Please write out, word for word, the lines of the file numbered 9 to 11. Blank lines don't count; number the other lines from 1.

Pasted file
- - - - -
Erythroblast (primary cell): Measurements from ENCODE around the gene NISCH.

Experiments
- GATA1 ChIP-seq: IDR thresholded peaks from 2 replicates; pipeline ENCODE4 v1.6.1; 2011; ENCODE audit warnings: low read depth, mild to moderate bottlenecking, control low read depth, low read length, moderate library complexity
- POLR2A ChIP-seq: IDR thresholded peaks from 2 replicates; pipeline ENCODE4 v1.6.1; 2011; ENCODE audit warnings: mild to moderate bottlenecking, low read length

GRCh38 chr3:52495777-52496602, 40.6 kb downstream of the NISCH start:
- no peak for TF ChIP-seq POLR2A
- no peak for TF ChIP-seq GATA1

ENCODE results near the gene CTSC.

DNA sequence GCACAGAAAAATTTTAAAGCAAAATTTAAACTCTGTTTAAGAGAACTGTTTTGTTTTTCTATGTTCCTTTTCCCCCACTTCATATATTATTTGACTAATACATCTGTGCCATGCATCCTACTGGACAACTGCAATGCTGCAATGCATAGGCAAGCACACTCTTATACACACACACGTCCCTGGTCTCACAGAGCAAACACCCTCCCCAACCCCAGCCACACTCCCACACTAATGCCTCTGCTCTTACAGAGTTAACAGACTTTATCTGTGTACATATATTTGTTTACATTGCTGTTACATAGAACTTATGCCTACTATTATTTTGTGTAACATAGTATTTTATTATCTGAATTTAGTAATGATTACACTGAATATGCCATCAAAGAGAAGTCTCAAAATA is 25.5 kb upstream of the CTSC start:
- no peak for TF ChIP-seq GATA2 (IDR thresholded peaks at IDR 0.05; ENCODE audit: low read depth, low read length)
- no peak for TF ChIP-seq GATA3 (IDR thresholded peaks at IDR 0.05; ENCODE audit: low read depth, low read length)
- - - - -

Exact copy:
DNA sequence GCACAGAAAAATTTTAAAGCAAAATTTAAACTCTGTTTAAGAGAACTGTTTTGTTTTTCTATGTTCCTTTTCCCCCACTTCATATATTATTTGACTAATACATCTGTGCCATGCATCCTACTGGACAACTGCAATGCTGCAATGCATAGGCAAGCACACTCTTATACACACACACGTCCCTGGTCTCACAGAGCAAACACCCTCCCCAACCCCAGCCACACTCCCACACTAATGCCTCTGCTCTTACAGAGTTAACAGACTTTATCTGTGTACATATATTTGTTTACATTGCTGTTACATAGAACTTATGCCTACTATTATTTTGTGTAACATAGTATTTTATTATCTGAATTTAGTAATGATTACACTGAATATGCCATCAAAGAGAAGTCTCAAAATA is 25.5 kb upstream of the CTSC start:
- no peak for TF ChIP-seq GATA2 (IDR thresholded peaks at IDR 0.05; ENCODE audit: low read depth, low read length)
- no peak for TF ChIP-seq GATA3 (IDR thresholded peaks at IDR 0.05; ENCODE audit: low read depth, low read length)